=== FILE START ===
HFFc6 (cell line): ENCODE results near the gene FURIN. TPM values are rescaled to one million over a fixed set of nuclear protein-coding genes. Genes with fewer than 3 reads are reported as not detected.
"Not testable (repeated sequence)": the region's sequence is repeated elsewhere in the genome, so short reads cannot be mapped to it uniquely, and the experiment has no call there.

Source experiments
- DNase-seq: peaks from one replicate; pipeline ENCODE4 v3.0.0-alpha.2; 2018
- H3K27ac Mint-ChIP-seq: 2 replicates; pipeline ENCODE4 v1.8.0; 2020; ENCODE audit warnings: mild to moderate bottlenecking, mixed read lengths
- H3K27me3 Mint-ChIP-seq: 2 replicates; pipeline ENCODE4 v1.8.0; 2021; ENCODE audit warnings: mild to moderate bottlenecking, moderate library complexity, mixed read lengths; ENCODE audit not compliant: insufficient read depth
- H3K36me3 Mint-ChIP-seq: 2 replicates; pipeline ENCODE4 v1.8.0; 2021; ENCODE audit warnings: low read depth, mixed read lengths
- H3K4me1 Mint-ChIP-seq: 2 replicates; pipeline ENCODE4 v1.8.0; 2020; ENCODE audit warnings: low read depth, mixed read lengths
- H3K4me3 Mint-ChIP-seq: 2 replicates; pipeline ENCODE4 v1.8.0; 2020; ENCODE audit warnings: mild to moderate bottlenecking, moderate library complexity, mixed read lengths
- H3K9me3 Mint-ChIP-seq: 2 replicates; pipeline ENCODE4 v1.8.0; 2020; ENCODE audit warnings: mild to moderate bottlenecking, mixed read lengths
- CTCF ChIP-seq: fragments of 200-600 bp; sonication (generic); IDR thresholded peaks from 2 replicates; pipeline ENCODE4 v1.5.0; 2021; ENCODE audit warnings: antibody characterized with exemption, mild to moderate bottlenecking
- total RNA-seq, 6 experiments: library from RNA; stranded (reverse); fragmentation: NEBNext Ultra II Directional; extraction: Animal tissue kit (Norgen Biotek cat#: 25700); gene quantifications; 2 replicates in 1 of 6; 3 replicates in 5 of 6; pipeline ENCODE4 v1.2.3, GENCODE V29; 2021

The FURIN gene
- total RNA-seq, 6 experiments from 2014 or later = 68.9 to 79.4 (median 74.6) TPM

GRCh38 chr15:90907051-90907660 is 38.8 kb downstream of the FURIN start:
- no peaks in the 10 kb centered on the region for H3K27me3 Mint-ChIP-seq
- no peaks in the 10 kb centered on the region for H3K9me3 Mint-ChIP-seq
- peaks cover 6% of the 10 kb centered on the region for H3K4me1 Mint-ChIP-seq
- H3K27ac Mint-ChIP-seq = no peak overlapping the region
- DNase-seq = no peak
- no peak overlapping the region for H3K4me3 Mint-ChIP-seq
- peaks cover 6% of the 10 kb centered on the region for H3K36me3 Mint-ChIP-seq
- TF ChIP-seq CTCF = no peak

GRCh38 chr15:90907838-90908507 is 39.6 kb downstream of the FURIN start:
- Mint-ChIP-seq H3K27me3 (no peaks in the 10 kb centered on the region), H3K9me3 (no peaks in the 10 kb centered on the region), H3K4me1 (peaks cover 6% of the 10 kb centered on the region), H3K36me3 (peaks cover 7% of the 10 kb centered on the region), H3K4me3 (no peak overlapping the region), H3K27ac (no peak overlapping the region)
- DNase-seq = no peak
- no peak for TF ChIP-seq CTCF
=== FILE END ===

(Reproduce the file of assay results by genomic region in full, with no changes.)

HFFc6 (cell line): ENCODE results near the gene FURIN. TPM values are rescaled to one million over a fixed set of nuclear protein-coding genes. Genes with fewer than 3 reads are reported as not detected.
"Not testable (repeated sequence)": the region's sequence is repeated elsewhere in the genome, so short reads cannot be mapped to it uniquely, and the experiment has no call there.

Source experiments
- DNase-seq: peaks from one replicate; pipeline ENCODE4 v3.0.0-alpha.2; 2018
- H3K27ac Mint-ChIP-seq: 2 replicates; pipeline ENCODE4 v1.8.0; 2020; ENCODE audit warnings: mild to moderate bottlenecking, mixed read lengths
- H3K27me3 Mint-ChIP-seq: 2 replicates; pipeline ENCODE4 v1.8.0; 2021; ENCODE audit warnings: mild to moderate bottlenecking, moderate library complexity, mixed read lengths; ENCODE audit not compliant: insufficient read depth
- H3K36me3 Mint-ChIP-seq: 2 replicates; pipeline ENCODE4 v1.8.0; 2021; ENCODE audit warnings: low read depth, mixed read lengths
- H3K4me1 Mint-ChIP-seq: 2 replicates; pipeline ENCODE4 v1.8.0; 2020; ENCODE audit warnings: low read depth, mixed read lengths
- H3K4me3 Mint-ChIP-seq: 2 replicates; pipeline ENCODE4 v1.8.0; 2020; ENCODE audit warnings: mild to moderate bottlenecking, moderate library complexity, mixed read lengths
- H3K9me3 Mint-ChIP-seq: 2 replicates; pipeline ENCODE4 v1.8.0; 2020; ENCODE audit warnings: mild to moderate bottlenecking, mixed read lengths
- CTCF ChIP-seq: fragments of 200-600 bp; sonication (generic); IDR thresholded peaks from 2 replicates; pipeline ENCODE4 v1.5.0; 2021; ENCODE audit warnings: antibody characterized with exemption, mild to moderate bottlenecking
- total RNA-seq, 6 experiments: library from RNA; stranded (reverse); fragmentation: NEBNext Ultra II Directional; extraction: Animal tissue kit (Norgen Biotek cat#: 25700); gene quantifications; 2 replicates in 1 of 6; 3 replicates in 5 of 6; pipeline ENCODE4 v1.2.3, GENCODE V29; 2021

The FURIN gene
- total RNA-seq, 6 experiments from 2014 or later = 68.9 to 79.4 (median 74.6) TPM

GRCh38 chr15:90907051-90907660 is 38.8 kb downstream of the FURIN start:
- no peaks in the 10 kb centered on the region for H3K27me3 Mint-ChIP-seq
- no peaks in the 10 kb centered on the region for H3K9me3 Mint-ChIP-seq
- peaks cover 6% of the 10 kb centered on the region for H3K4me1 Mint-ChIP-seq
- H3K27ac Mint-ChIP-seq = no peak overlapping the region
- DNase-seq = no peak
- no peak overlapping the region for H3K4me3 Mint-ChIP-seq
- peaks cover 6% of the 10 kb centered on the region for H3K36me3 Mint-ChIP-seq
- TF ChIP-seq CTCF = no peak

GRCh38 chr15:90907838-90908507 is 39.6 kb downstream of the FURIN start:
- Mint-ChIP-seq H3K27me3 (no peaks in the 10 kb centered on the region), H3K9me3 (no peaks in the 10 kb centered on the region), H3K4me1 (peaks cover 6% of the 10 kb centered on the region), H3K36me3 (peaks cover 7% of the 10 kb centered on the region), H3K4me3 (no peak overlapping the region), H3K27ac (no peak overlapping the region)
- DNase-seq = no peak
- no peak for TF ChIP-seq CTCF